The mass atrocities in Rwanda and Srebrenica provided “a shock to the international community,” said Adama Dieng, the United Nations Secretary-General's special adviser on the prevention of genocide. The UN has been widely criticized for its failures in both, but in the intervening years, Mr. Dieng said the United Nations has made a lot of progress. “It takes time to change [UN] culture,” he said.
He said, “too often, strategic interests of the member states are placed above human lives,” and the failure of the UN to act is often rooted in Security Council members letting their own interests impact their decisions.
“And I keep repeating it: we have to make sure that the Security Council acts timely and decisively whenever we are witnessing situations of potential genocide or atrocity crimes,” he said.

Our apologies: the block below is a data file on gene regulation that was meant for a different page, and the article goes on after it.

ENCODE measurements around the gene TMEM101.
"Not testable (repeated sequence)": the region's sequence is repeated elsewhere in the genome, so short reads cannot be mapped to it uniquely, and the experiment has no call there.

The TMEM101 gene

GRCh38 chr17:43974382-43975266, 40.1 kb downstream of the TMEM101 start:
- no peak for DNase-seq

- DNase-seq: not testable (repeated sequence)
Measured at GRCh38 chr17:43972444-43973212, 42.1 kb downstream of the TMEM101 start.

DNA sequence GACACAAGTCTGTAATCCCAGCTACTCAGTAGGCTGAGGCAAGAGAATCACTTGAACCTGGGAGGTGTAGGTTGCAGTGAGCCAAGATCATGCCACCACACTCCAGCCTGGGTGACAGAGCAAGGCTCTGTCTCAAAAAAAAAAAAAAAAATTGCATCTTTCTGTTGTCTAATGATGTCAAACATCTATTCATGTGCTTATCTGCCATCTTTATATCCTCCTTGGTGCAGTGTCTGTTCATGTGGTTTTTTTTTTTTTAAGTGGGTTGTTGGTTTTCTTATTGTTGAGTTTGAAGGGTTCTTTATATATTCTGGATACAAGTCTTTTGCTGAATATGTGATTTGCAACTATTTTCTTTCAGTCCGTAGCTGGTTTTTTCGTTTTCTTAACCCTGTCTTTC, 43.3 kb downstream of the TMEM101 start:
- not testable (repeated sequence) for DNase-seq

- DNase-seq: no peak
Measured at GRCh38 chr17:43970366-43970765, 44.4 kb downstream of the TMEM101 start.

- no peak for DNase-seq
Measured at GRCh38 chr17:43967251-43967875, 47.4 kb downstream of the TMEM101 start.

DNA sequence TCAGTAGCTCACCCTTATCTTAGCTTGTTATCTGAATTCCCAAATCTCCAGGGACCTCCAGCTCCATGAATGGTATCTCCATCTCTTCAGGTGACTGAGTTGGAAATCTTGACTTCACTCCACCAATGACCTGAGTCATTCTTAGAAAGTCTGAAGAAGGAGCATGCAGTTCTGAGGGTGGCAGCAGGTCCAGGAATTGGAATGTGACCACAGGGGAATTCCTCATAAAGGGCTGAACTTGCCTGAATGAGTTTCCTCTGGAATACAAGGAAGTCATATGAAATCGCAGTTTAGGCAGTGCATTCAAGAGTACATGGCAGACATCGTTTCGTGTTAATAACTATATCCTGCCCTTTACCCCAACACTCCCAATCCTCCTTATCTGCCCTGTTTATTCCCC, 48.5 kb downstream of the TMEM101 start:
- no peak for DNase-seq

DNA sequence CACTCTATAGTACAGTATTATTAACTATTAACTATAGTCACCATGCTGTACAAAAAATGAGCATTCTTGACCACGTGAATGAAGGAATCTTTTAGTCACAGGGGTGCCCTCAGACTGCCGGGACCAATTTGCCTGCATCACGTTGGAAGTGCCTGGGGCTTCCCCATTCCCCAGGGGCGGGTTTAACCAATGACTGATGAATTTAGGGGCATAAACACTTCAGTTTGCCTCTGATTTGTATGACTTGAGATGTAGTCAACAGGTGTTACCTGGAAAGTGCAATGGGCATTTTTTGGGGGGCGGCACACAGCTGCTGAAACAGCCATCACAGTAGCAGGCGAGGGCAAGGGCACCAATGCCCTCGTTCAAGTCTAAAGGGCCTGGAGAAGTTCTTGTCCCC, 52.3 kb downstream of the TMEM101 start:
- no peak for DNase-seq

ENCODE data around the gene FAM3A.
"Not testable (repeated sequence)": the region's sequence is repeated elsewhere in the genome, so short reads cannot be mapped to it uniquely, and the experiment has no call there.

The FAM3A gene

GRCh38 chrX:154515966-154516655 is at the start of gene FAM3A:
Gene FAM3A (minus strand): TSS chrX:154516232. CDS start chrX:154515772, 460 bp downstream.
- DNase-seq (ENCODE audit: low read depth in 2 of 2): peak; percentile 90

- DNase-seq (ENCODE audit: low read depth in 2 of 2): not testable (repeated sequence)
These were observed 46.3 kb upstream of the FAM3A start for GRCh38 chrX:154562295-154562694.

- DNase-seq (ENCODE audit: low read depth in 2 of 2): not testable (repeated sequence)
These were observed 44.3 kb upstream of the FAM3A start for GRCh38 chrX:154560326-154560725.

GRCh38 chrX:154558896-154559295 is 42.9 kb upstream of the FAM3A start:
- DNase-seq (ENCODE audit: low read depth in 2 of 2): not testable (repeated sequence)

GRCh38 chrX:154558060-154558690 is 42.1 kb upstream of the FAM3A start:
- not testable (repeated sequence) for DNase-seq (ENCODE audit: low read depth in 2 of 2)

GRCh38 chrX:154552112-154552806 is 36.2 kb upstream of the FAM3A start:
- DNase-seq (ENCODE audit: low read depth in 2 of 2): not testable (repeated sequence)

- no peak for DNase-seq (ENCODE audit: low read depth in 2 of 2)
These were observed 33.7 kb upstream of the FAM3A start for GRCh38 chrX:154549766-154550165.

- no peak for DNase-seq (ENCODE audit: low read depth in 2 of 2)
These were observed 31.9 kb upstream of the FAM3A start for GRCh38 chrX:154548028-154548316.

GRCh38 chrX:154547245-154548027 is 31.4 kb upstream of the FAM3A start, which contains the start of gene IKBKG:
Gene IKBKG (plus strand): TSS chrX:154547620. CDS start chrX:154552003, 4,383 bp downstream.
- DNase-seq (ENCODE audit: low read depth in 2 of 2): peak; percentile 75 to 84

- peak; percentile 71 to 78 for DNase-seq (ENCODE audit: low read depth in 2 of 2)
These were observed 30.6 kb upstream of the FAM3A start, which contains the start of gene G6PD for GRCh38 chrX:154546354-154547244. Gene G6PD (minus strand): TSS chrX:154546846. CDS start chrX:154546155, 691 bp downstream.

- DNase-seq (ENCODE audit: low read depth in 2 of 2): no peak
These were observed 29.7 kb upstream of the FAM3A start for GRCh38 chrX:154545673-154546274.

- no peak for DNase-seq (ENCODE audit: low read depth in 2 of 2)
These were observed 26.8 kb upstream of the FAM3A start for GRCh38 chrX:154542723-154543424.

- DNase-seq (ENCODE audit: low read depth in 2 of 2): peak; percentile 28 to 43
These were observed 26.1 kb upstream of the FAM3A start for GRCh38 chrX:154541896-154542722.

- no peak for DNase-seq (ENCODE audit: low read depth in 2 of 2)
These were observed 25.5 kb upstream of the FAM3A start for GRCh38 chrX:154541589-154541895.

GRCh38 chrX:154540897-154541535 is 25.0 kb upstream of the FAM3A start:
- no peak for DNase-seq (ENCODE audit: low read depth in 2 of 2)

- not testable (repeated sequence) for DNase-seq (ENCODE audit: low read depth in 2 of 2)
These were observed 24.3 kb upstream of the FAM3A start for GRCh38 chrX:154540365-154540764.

In Central African Republic (CAR), where, since 2012, sectarian violence has escalated and caused internal migration and hundreds of deaths, Mr. Dieng said a genocide is not happening, though there is a risk. “We do not use, of course, the term lightly,” he said. “We talk about this risk of genocide because we have seen elements of the crime in place. We have seen very clear statement of intent to destroy, to wipe a population from the country, and I'm referring here to the Muslim population.” He said CAR is at risk for all atrocity crimes, particularly crimes against humanity.
Mr. Dieng said the UN needs to invest more in prevention. “We must get involved earlier if we are to save lives, and if we are to stop tensions from escalating,” he said. “We cannot say that we are not aware of what is happening in the world. We have enough early warning information.”